I suspect your knowledge of limits is limited. A function does NOT have to be defined at a point in order for it to have a limit there.Yes, but sinx/x is not defined for x=0. I note that wiki gets squeeze theorem and inequality right (only<), but draws the wrong conclusion, (Lim = 1 by squeeze theorem) the subject of OP.

In fact, if it WAS the case that a function had to be defined at a point in order to have a limit at that point, there would be no such thing as a derivative, since the derivative is defined as $\displaystyle \begin{align*} \lim_{h \to 0} \frac{f(x+h) - f(x)}{h} \end{align*}$, even though the function is NOT defined at h = 0.

As another example, consider the limit $\displaystyle \begin{align*} \lim_{x \to 0}\frac{x^2 + x}{x} \end{align*}$. If you drew a graph of the function, you would see that it is identical to $\displaystyle \begin{align*} x + 1 \end{align*}$, except that it has a hole where x = 0. But the function still approaches the same value as you close in on the point x = 0 from both directions. You would most likely have been taught to factorise and cancel, and then substitute the value in. This is fine, in fact it's exactly what you are supposed to do, and you would find that the limiting value is 1. But the function is NOT defined there.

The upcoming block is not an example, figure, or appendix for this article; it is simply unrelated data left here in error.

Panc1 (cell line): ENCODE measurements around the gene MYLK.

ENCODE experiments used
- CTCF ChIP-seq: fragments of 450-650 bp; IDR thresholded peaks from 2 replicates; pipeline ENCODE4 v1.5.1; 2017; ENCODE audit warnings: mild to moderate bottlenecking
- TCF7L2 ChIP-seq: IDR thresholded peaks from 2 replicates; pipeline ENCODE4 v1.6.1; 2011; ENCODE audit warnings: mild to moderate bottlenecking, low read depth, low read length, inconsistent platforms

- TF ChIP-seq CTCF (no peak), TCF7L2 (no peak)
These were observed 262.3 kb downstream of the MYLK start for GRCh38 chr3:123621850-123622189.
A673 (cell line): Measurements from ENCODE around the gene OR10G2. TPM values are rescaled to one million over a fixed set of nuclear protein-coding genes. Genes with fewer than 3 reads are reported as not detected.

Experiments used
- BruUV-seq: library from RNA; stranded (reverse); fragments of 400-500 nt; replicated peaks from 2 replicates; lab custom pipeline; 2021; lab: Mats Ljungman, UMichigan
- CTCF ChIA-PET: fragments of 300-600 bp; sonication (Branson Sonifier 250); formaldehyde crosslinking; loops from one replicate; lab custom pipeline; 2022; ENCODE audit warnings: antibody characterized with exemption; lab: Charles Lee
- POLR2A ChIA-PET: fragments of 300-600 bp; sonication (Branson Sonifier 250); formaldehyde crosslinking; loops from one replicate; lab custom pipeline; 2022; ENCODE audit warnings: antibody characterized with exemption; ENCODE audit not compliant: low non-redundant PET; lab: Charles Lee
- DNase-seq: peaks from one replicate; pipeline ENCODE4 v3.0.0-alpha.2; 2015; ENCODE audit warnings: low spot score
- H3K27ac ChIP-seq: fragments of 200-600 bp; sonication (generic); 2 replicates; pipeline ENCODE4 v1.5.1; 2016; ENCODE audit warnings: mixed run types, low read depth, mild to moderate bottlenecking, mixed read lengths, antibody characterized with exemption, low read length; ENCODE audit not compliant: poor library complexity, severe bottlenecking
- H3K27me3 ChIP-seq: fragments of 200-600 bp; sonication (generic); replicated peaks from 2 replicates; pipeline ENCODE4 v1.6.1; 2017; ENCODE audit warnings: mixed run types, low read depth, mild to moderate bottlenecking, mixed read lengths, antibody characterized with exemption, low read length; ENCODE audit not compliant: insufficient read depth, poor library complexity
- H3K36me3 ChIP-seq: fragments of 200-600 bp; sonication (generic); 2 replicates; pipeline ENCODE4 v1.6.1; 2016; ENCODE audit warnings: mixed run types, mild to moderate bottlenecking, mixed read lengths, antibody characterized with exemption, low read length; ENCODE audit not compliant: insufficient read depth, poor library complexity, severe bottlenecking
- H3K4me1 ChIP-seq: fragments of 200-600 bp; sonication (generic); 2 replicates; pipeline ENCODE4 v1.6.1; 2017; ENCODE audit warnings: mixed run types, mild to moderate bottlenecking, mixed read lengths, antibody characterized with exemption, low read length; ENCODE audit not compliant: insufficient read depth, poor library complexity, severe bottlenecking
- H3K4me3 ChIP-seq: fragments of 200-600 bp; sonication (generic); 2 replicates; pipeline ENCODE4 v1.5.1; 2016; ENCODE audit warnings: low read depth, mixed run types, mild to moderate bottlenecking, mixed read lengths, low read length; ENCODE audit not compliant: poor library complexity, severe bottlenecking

More specifically, the precise definition of a limit is that if you can show for all $\displaystyle \begin{align*} \epsilon > 0 \end{align*}$ that there exists a $\displaystyle \begin{align*} \delta > 0 \end{align*}$ such that $\displaystyle \begin{align*} 0 < \left| x - c \right| < \delta \implies \left| f(x) - L \right| < \epsilon \end{align*}$ then it proves $\displaystyle \begin{align*} \lim_{x \to c} f(x) = L \end{align*}$. Notice the fact that $\displaystyle \begin{align*} 0 < \left| x - c \right| \end{align*}$, this literally means that there has to be some distance between x and c, which means that $\displaystyle \begin{align*} x \neq c \end{align*}$, thereby enabling the function to not need to be defined at $\displaystyle \begin{align*} x = c \end{align*}$ in order for there to be a limit there.